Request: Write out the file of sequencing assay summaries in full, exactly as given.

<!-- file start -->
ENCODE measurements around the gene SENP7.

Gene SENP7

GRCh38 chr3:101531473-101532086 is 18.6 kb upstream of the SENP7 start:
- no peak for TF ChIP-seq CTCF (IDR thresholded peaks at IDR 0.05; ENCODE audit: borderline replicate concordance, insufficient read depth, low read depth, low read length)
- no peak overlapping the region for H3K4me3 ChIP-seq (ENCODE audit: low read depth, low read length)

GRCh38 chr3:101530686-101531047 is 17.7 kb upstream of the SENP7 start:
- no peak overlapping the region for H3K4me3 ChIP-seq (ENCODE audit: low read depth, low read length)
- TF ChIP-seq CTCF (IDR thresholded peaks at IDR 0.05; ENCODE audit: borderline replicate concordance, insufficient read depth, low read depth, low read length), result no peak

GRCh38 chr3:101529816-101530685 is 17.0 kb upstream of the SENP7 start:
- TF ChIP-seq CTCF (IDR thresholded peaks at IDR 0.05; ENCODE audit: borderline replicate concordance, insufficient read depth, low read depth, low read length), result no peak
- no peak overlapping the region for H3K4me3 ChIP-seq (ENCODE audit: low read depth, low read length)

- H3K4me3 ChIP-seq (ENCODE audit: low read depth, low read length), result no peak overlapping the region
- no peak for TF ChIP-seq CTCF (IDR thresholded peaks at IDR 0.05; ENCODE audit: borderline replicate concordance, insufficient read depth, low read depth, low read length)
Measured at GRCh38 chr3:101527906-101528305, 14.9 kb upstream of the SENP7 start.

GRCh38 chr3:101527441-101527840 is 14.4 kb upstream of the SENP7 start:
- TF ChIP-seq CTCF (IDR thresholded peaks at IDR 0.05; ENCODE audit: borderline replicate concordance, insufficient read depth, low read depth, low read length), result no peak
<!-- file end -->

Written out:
ENCODE measurements around the gene SENP7.

Gene SENP7

GRCh38 chr3:101531473-101532086 is 18.6 kb upstream of the SENP7 start:
- no peak for TF ChIP-seq CTCF (IDR thresholded peaks at IDR 0.05; ENCODE audit: borderline replicate concordance, insufficient read depth, low read depth, low read length)
- no peak overlapping the region for H3K4me3 ChIP-seq (ENCODE audit: low read depth, low read length)

GRCh38 chr3:101530686-101531047 is 17.7 kb upstream of the SENP7 start:
- no peak overlapping the region for H3K4me3 ChIP-seq (ENCODE audit: low read depth, low read length)
- TF ChIP-seq CTCF (IDR thresholded peaks at IDR 0.05; ENCODE audit: borderline replicate concordance, insufficient read depth, low read depth, low read length), result no peak

GRCh38 chr3:101529816-101530685 is 17.0 kb upstream of the SENP7 start:
- TF ChIP-seq CTCF (IDR thresholded peaks at IDR 0.05; ENCODE audit: borderline replicate concordance, insufficient read depth, low read depth, low read length), result no peak
- no peak overlapping the region for H3K4me3 ChIP-seq (ENCODE audit: low read depth, low read length)

- H3K4me3 ChIP-seq (ENCODE audit: low read depth, low read length), result no peak overlapping the region
- no peak for TF ChIP-seq CTCF (IDR thresholded peaks at IDR 0.05; ENCODE audit: borderline replicate concordance, insufficient read depth, low read depth, low read length)
Measured at GRCh38 chr3:101527906-101528305, 14.9 kb upstream of the SENP7 start.

GRCh38 chr3:101527441-101527840 is 14.4 kb upstream of the SENP7 start:
- TF ChIP-seq CTCF (IDR thresholded peaks at IDR 0.05; ENCODE audit: borderline replicate concordance, insufficient read depth, low read depth, low read length), result no peak